Course Details - Lost Harvest and Wasted Food

Feeding the world in 2050?

Estimates indicate that 30-40% of the food produced globally is lost post-harvest or wasted because it is never consumed. Without these losses sufficient food is produced to feed the world population, even when it reaches 9 billion people. Science fiction? Maybe but not completely. In this course we will look at ways to minimise losses, reduce food waste and explore alternative uses. Ultimately this should contribute to increased food security.

Missing food

Large contrasts exist in how we manage the food we have available. While in parts of our societies there is a shortage of food, in the more urban, wealthier communities good food that is beyond the sell-by date is thrown away. For example, grain losses in sub-Saharan Africa could total 20%, an estimated $4 billion (FAO/WB, 2011). UK estimates of food never consumed are 19% (WRAP, 2011). Households, retail such as wet or supermarkets, and food outlets all contribute to this waste. Optimising the farm to fork principle through appropriate storage, chain logistics, and managing stocks, can contribute to food security.

Where does it go wrong and what to do?

Although technologies to prevent post-harvest losses, logistics and minimising food waste exist, they are often not used, for various reasons. A conducive policy environment, public services along with an actively involved private sector and other stakeholders in good collaboration with each other could reduce the amount of ‘missing food’. The re-utilisation of wasted food as feed or organic waste to produce compost or energy is still in its infancy. In this course we will explore the crop supply chain and the way efficiency can be optimised through looking at the 'hotspots' of food loss, requirements for primary production, storage from intermediate technology to cold chains and warehousing, safeguarding food safety and how to optimise the food systems from farm to fork.

Learning through experience

The course will use a mix of lectures, discussions, group work and field trips with the aim to expose you, as far as possible, to all aspects of post-harvest and waste management. Meeting course colleagues from other countries but similar interests leads to exchange of experiences and mutual learning. The programme is flexible to suit participants’ needs and participants’ case studies are the basis of the group work.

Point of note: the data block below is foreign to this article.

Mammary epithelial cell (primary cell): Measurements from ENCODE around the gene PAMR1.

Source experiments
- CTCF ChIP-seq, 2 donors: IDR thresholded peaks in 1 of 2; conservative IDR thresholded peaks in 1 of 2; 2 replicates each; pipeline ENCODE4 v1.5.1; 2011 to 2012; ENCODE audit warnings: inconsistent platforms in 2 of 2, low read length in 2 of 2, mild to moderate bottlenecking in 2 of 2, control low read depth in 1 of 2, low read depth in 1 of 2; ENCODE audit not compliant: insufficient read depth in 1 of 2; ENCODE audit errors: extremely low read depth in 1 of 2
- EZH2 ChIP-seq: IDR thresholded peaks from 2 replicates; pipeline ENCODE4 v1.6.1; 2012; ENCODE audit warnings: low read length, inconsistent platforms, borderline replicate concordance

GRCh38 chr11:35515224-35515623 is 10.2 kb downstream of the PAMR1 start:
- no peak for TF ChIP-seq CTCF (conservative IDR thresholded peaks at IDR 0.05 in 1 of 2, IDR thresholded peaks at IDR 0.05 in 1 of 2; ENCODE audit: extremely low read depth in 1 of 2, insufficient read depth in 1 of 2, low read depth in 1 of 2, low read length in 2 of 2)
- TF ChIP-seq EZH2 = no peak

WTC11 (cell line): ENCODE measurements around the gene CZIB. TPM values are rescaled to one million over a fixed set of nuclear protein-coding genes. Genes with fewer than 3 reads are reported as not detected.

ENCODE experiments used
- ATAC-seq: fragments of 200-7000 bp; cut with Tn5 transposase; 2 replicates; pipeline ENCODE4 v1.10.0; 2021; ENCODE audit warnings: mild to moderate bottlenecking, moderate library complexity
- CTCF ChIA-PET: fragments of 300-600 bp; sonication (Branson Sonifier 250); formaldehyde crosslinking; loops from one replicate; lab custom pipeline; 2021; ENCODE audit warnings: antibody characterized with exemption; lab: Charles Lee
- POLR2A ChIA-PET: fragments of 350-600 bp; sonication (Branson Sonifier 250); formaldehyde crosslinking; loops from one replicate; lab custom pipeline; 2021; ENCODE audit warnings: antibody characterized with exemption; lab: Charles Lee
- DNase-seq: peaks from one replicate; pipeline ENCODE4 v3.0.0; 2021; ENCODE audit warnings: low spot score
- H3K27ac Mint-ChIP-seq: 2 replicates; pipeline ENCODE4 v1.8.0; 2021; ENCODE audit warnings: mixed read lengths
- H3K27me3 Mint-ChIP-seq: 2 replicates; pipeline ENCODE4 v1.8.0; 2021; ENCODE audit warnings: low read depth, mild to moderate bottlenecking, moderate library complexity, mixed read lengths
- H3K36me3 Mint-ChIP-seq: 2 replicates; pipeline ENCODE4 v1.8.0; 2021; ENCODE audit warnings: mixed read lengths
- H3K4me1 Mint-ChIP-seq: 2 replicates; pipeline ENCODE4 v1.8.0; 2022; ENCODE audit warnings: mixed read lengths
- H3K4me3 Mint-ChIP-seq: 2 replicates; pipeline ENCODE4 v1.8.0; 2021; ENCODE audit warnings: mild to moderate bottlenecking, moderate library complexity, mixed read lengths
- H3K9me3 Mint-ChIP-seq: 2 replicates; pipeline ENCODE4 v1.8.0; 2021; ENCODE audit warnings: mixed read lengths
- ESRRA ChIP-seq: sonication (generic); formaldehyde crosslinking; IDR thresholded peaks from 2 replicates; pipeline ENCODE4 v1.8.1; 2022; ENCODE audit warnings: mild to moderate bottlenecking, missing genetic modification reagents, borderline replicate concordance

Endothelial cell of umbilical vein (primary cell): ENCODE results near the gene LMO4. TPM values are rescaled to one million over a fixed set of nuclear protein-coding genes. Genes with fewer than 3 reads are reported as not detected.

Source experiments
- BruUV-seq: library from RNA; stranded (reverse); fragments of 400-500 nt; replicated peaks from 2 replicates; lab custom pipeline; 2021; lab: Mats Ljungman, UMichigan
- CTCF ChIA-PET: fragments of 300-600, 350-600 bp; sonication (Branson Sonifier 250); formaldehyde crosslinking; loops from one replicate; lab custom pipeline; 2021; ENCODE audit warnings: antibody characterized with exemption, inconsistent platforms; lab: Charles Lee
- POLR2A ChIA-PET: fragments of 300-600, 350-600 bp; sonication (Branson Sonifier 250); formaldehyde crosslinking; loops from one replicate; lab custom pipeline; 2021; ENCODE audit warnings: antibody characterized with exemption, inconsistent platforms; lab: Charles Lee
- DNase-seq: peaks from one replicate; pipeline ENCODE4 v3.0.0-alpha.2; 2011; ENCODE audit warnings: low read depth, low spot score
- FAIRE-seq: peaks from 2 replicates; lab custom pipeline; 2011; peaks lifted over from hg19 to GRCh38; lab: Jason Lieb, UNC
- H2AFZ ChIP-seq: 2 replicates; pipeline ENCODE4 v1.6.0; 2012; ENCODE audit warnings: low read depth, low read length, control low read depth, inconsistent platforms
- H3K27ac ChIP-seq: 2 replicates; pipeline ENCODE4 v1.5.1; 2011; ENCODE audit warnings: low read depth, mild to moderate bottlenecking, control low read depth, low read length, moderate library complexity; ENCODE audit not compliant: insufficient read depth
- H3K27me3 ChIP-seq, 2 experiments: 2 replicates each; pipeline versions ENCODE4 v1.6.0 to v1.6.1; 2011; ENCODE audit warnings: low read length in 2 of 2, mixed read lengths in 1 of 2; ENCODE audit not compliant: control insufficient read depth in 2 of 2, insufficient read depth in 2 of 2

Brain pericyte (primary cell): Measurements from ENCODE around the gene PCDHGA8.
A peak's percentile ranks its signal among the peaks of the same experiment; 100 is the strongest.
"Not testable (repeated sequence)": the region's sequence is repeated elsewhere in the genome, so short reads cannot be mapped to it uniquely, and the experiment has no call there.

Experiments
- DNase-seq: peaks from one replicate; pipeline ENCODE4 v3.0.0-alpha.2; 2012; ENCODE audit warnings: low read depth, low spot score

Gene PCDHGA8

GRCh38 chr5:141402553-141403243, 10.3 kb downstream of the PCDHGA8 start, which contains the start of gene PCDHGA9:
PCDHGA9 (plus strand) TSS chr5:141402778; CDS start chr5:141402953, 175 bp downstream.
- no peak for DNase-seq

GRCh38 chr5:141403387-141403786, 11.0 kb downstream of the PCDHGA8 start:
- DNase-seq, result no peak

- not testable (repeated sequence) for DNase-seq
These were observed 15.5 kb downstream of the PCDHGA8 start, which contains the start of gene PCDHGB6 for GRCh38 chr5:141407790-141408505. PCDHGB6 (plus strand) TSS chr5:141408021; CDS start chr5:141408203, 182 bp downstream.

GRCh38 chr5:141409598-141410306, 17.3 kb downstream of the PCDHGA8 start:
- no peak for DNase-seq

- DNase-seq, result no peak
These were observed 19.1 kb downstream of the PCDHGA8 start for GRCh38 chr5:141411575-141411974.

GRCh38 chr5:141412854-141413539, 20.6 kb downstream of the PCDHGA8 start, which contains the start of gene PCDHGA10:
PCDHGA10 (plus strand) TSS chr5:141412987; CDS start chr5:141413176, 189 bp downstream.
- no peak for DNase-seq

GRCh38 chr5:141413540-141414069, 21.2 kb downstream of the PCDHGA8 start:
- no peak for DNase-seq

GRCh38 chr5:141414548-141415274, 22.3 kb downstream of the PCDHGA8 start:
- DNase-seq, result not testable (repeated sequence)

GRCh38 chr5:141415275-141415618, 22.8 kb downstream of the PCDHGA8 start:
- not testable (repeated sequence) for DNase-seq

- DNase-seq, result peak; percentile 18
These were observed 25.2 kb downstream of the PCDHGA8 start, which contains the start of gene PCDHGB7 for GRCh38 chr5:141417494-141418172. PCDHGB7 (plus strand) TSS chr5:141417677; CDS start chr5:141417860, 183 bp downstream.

Courses are currently online

Our courses are currently online and follow this format:

  • Pre-course assignments for you to get to know WCDI and for us to get to know your work environment and your expectations about the course;
      • Interactive plenary sessions where we share content, review assignments and facilitate exchanging experiences. During those interactive sessions we work with a number of online tools like Google Jamboard, Mural and Mentimeter;
  • Group work either online or offline where you with other participants address a specific question or do an assignment. Results of these assignments are also shared and discussed during online sessions;
      • Individual assignments where you will read literature, watch videos, and do exercises on your own. These assignments are an essential part of the learning and most of them count for getting the certificate. They are meant to introduce or deepen knowledge and make the link between theory and your own situation. These assignments are reviewed either by peers or facilitators.

In some, but not all courses we go on virtual field visits – showing you ‘live’ situations in the field, or with companies or organisations that we collaborate with. We offer coaching trajectories where we support you one-on-one or in small groups to review your individual learning paths in the course and help with any basic questions you may have.

Online platforms: Zoom and TalentLMS

Internet connection is important for the completion of the course. Not sure about the connection in your area? Send training.cdi@wur.nl  an e-mail about your situation.

We use Zoom as a facilitating platform for all our online courses. Our courses take place in general over a 6-8 week period to make the workload and time you spend online manageable.

Our online learning system is TalentLMS. Everything you need — our course programme, chatrooms, assignments, background information are in this system. TalentLMS is easy to operate, can also be accessed by your phone and has an on-and offline functionality. We even organise a technical check-in before the course starts, to test your facilities and get familiar with the tools.

Course planning and certificates

The course workload is approximately 16-20 hours a week (2-2.5 workdays).

The exact data of your course will be available 2-3 weeks before the start of the course. If you’ve successfully completed your course we send you a digital certificate.

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